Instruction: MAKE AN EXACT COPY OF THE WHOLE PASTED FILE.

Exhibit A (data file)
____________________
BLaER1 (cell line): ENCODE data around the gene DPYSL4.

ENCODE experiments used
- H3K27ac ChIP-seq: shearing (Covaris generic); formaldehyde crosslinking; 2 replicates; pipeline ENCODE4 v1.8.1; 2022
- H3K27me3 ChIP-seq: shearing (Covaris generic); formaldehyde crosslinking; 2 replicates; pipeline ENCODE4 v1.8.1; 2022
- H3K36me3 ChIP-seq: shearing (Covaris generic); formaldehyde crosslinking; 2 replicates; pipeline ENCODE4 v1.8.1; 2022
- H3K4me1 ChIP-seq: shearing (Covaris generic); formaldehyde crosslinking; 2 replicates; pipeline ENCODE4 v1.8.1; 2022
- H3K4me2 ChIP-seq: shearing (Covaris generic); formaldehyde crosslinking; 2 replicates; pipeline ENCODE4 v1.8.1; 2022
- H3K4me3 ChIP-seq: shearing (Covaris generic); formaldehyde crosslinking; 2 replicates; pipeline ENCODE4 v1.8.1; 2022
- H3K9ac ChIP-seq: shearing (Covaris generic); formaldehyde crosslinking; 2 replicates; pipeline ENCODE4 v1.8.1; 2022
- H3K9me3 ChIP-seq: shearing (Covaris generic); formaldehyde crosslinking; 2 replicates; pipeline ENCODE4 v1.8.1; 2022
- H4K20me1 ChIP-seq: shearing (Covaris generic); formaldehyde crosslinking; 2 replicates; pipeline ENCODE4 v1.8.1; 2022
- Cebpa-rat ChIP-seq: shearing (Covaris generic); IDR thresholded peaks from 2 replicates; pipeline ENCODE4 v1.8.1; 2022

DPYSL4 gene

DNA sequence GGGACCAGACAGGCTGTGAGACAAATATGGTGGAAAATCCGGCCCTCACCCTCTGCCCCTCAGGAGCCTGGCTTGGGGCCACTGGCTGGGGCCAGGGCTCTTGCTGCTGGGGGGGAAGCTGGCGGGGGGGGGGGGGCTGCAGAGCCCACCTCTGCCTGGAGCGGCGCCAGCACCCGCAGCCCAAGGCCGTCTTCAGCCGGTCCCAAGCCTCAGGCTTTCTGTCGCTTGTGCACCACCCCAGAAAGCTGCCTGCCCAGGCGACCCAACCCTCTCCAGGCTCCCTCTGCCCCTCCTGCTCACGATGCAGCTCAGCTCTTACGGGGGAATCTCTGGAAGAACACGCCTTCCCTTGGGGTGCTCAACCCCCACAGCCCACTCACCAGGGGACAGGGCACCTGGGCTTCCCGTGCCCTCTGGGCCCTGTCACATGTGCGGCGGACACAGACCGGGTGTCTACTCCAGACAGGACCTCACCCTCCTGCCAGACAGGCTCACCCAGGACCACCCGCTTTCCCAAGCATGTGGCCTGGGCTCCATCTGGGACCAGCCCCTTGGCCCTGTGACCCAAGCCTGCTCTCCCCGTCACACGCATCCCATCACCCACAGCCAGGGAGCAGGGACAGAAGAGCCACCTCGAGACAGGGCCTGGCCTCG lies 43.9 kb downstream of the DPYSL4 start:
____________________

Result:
BLaER1 (cell line): ENCODE data around the gene DPYSL4.

ENCODE experiments used
- H3K27ac ChIP-seq: shearing (Covaris generic); formaldehyde crosslinking; 2 replicates; pipeline ENCODE4 v1.8.1; 2022
- H3K27me3 ChIP-seq: shearing (Covaris generic); formaldehyde crosslinking; 2 replicates; pipeline ENCODE4 v1.8.1; 2022
- H3K36me3 ChIP-seq: shearing (Covaris generic); formaldehyde crosslinking; 2 replicates; pipeline ENCODE4 v1.8.1; 2022
- H3K4me1 ChIP-seq: shearing (Covaris generic); formaldehyde crosslinking; 2 replicates; pipeline ENCODE4 v1.8.1; 2022
- H3K4me2 ChIP-seq: shearing (Covaris generic); formaldehyde crosslinking; 2 replicates; pipeline ENCODE4 v1.8.1; 2022
- H3K4me3 ChIP-seq: shearing (Covaris generic); formaldehyde crosslinking; 2 replicates; pipeline ENCODE4 v1.8.1; 2022
- H3K9ac ChIP-seq: shearing (Covaris generic); formaldehyde crosslinking; 2 replicates; pipeline ENCODE4 v1.8.1; 2022
- H3K9me3 ChIP-seq: shearing (Covaris generic); formaldehyde crosslinking; 2 replicates; pipeline ENCODE4 v1.8.1; 2022
- H4K20me1 ChIP-seq: shearing (Covaris generic); formaldehyde crosslinking; 2 replicates; pipeline ENCODE4 v1.8.1; 2022
- Cebpa-rat ChIP-seq: shearing (Covaris generic); IDR thresholded peaks from 2 replicates; pipeline ENCODE4 v1.8.1; 2022

DPYSL4 gene

DNA sequence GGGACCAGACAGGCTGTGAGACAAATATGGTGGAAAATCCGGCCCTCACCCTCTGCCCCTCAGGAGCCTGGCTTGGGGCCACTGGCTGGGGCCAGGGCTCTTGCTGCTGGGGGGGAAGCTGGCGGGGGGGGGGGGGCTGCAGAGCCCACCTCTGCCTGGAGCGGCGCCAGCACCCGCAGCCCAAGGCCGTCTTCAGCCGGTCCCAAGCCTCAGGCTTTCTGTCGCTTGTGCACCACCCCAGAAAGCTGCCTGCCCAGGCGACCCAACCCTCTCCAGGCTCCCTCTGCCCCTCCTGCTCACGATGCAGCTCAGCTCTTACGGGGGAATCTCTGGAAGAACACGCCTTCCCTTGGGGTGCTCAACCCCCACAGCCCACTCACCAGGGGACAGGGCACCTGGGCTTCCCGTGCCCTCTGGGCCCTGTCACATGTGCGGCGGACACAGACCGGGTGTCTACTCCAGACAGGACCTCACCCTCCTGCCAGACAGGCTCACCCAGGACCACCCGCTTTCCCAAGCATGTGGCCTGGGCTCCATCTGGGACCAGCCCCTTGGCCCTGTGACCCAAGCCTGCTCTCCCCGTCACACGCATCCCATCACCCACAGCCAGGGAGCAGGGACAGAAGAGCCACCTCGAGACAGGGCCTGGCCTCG lies 43.9 kb downstream of the DPYSL4 start: